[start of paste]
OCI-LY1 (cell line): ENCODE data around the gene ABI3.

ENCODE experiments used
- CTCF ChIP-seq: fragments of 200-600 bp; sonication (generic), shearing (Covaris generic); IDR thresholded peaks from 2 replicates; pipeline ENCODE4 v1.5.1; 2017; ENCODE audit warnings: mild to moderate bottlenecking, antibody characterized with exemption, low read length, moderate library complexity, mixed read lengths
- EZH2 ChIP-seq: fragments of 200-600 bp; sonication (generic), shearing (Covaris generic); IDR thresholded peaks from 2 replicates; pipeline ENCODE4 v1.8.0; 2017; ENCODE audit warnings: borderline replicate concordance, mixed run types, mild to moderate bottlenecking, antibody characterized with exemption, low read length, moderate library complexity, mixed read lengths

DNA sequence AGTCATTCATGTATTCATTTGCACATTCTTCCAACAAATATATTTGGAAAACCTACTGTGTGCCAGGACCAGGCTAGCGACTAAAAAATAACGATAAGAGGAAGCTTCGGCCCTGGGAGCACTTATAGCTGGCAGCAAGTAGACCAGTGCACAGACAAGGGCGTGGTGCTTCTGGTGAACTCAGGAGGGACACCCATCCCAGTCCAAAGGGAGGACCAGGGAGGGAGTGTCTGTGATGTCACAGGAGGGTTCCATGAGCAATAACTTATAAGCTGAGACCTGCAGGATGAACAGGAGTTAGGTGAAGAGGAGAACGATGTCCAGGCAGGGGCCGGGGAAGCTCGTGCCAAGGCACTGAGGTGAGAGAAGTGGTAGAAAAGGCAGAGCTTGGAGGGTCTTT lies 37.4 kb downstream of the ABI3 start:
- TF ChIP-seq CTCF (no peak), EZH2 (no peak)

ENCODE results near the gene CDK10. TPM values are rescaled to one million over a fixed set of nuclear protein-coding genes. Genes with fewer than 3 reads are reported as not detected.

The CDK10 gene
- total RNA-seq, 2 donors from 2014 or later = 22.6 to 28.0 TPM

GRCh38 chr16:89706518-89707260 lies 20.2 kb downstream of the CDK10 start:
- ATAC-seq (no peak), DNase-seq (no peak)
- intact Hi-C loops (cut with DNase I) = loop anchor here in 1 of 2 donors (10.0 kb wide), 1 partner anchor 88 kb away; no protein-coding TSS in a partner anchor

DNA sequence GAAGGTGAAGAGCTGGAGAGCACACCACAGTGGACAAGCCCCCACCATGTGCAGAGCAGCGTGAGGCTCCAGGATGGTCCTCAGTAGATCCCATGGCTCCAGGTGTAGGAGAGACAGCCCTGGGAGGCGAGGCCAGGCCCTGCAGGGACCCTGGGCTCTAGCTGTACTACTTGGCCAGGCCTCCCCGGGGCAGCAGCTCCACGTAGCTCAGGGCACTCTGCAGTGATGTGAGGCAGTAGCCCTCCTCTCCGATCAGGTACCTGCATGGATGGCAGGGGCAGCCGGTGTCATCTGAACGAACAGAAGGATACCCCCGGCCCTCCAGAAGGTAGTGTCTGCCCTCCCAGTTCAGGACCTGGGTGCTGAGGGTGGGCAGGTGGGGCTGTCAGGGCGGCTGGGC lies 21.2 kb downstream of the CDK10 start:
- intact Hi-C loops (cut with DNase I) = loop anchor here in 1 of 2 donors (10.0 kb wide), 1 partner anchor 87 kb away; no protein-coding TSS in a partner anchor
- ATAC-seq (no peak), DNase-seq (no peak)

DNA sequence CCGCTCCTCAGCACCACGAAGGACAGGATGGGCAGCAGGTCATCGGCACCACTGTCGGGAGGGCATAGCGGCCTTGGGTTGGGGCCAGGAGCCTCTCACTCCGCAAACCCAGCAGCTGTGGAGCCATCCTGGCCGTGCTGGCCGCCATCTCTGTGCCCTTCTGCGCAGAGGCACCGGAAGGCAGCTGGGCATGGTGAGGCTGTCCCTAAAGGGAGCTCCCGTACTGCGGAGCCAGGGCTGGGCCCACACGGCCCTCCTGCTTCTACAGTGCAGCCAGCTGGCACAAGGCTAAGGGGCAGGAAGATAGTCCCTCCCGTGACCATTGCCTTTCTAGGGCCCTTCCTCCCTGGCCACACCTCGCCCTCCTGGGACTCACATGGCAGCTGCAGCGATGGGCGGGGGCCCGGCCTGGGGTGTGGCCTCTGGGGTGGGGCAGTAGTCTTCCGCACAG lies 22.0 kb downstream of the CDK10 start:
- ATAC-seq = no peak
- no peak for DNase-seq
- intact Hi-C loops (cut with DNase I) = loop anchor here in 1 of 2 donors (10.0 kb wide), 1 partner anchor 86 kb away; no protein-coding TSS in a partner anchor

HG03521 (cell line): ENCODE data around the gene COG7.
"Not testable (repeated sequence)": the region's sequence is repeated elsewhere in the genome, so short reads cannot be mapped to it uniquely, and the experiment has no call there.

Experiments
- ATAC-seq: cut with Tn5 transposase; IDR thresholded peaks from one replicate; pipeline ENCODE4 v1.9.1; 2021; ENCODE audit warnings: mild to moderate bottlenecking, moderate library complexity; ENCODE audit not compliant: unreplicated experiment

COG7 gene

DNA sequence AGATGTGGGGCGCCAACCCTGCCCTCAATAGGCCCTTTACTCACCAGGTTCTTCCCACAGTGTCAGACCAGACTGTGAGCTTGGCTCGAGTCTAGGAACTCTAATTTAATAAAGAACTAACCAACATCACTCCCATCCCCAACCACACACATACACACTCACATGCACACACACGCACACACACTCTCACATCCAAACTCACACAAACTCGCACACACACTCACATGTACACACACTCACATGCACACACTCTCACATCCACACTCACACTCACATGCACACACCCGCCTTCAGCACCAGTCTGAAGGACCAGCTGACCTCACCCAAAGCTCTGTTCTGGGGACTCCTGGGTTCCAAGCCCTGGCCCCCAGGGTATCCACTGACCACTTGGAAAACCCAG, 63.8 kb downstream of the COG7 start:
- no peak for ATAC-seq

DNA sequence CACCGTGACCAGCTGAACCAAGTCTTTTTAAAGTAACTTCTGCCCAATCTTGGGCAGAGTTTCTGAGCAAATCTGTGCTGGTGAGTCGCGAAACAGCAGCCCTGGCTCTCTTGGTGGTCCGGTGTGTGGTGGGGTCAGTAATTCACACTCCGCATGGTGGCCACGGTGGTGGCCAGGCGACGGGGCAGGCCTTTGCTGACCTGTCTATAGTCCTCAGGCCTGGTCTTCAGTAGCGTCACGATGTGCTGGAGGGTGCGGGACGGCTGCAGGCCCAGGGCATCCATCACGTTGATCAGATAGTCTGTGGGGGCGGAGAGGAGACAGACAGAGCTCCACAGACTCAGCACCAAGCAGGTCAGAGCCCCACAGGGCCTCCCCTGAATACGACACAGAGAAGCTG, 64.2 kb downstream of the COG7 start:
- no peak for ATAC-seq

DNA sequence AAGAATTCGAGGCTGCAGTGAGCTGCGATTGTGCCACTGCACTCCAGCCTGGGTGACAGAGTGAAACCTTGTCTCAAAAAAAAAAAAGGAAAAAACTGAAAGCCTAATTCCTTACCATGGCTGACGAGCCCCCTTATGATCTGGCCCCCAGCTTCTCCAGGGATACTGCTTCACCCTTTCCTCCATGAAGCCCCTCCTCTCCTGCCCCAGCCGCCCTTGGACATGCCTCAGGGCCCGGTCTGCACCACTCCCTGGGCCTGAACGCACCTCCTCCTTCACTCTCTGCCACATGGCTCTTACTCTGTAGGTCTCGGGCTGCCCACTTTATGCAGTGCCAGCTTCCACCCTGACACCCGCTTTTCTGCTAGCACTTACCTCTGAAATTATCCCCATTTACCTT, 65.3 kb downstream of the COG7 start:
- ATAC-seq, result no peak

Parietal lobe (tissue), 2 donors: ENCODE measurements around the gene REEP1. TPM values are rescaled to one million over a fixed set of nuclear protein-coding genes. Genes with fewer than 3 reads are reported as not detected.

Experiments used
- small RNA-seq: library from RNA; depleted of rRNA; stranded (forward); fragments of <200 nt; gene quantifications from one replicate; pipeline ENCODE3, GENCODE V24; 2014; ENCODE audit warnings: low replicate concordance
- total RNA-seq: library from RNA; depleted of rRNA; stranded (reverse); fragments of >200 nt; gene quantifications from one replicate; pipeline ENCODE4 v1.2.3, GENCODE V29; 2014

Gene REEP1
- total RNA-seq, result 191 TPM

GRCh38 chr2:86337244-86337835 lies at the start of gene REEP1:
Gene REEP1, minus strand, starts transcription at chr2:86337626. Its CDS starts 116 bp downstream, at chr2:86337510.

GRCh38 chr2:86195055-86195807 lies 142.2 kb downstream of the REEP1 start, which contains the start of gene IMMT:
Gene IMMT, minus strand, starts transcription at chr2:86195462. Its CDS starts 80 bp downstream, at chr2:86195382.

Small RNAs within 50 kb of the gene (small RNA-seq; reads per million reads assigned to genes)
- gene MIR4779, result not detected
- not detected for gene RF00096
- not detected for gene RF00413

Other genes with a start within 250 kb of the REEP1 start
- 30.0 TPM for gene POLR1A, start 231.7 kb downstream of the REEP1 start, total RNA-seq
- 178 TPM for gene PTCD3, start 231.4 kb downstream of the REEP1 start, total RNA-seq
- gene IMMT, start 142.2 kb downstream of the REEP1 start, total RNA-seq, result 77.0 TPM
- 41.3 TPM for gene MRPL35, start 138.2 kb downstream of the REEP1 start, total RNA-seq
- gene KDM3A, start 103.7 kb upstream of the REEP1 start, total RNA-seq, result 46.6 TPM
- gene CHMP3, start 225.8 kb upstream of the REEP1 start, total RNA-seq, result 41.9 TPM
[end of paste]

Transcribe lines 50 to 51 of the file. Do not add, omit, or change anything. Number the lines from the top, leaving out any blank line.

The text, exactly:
- gene KDM3A, start 103.7 kb upstream of the REEP1 start, total RNA-seq, result 46.6 TPM
- gene CHMP3, start 225.8 kb upstream of the REEP1 start, total RNA-seq, result 41.9 TPM